AIR-TO-WATER HEAT PUMP IN EXISTING BUILDINGS
The bivalent air-to-water heat pump in the Hielschers’ single-family house heated the home for 34 years. Then it suddenly broke down. Replacement with a modern system was quick and brought lots of improvements. The new system is monovalent and the old oil-fired boiler is no longer needed. The Hielschers are delighted with the final result and enjoy the pleasant, consistent heat generated efficiently and ecologically with the new system.
Modern and conventional technologies stand side-by-side in the Hielschers’ home: Besides the oil-fired boiler and two oil tanks in the boiler room, they have the outdoor unit of an air-to-water heat pump by the house wall. The two heat generators heated the 170 m2 single-family house, built in 1966, for 34 years. It was an unusual combination at the time: Even in new construction, heat pumps were not nearly as common as they are today.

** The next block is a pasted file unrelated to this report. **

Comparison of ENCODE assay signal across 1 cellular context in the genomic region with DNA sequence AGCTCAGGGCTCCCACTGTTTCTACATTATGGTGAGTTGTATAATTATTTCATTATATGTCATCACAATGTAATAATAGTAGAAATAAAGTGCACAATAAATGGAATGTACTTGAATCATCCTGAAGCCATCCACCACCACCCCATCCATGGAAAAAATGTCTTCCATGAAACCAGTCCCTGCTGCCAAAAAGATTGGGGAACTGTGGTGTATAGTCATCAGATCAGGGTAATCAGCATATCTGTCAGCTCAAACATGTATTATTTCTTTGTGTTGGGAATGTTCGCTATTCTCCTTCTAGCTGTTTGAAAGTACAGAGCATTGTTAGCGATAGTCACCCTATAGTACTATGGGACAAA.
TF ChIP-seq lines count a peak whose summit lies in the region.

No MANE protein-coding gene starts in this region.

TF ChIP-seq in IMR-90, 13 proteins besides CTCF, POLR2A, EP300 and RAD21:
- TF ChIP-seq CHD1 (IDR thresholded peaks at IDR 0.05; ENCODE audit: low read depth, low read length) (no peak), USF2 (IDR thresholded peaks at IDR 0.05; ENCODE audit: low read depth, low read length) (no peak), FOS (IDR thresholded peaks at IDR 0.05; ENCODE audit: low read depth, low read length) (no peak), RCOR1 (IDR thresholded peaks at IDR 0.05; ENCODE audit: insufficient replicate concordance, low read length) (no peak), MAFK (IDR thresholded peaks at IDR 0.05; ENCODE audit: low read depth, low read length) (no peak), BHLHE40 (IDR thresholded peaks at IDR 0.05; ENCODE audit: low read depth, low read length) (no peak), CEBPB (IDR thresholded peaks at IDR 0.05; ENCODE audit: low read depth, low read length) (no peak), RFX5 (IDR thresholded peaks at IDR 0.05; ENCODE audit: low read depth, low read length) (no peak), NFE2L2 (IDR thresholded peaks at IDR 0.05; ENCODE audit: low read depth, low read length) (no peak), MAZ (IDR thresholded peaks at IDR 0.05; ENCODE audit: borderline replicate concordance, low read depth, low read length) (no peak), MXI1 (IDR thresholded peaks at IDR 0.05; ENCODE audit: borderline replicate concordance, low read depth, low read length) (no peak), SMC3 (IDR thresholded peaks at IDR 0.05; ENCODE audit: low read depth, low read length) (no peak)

But Norbert Hielscher was interested a long time ago in this efficient and environmentally friendly way of producing energy. “I read brochures and looked at a system at a trade fair,” remembers the homeowner. As a professional electrician, he quickly realised that an air-to-water heat pump would work economically in a well-insulated Okal prefabricated house, making it a sensible investment. I installed and started up the monoblock device myself,” says Hielscher.
AFTER 34 YEARS
A NEW SOLUTION